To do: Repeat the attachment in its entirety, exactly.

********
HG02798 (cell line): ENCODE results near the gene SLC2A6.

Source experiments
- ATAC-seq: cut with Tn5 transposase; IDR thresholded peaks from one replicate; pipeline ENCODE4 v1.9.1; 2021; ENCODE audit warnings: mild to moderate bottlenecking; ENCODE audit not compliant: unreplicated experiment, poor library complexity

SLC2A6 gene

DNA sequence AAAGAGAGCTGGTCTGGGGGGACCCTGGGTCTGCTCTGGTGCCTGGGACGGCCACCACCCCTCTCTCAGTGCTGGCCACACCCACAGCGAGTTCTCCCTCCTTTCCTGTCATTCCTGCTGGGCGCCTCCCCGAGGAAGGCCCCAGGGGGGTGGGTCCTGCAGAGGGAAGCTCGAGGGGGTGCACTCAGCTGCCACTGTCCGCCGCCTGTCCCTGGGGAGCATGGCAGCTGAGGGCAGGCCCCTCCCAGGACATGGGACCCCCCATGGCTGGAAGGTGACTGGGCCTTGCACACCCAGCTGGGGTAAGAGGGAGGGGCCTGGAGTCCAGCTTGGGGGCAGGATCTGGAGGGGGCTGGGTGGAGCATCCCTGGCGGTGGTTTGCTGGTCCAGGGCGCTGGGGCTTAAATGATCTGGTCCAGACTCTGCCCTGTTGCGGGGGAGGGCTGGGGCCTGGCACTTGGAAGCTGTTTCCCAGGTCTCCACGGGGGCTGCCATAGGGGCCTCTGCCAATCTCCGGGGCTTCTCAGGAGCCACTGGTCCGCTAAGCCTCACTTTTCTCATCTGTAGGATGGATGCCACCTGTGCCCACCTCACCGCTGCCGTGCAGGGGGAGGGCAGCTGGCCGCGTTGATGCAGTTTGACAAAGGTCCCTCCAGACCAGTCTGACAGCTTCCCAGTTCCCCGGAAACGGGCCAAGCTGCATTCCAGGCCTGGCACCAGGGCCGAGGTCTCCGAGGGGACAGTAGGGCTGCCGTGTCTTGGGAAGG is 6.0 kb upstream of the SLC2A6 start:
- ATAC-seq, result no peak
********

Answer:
HG02798 (cell line): ENCODE results near the gene SLC2A6.

Source experiments
- ATAC-seq: cut with Tn5 transposase; IDR thresholded peaks from one replicate; pipeline ENCODE4 v1.9.1; 2021; ENCODE audit warnings: mild to moderate bottlenecking; ENCODE audit not compliant: unreplicated experiment, poor library complexity

SLC2A6 gene

DNA sequence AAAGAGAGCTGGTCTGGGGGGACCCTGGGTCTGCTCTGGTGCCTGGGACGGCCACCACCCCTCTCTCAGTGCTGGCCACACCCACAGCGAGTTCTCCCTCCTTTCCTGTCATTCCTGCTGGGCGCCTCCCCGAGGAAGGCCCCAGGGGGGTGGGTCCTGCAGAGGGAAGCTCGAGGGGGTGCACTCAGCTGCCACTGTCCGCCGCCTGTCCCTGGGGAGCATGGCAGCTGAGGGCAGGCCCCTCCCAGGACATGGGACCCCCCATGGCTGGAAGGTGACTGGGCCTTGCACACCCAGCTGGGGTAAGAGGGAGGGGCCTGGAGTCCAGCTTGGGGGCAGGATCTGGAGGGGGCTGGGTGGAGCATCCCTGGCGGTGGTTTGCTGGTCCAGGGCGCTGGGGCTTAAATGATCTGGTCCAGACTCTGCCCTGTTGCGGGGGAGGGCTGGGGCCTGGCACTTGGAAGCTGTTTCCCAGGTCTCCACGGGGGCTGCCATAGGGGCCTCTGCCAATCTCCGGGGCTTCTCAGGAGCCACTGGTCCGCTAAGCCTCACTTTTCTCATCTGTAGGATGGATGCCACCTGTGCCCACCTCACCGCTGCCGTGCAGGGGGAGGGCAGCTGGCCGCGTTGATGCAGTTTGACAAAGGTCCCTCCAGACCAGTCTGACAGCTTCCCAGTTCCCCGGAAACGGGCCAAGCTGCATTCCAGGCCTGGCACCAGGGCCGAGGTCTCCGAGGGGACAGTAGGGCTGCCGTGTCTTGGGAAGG is 6.0 kb upstream of the SLC2A6 start:
- ATAC-seq, result no peak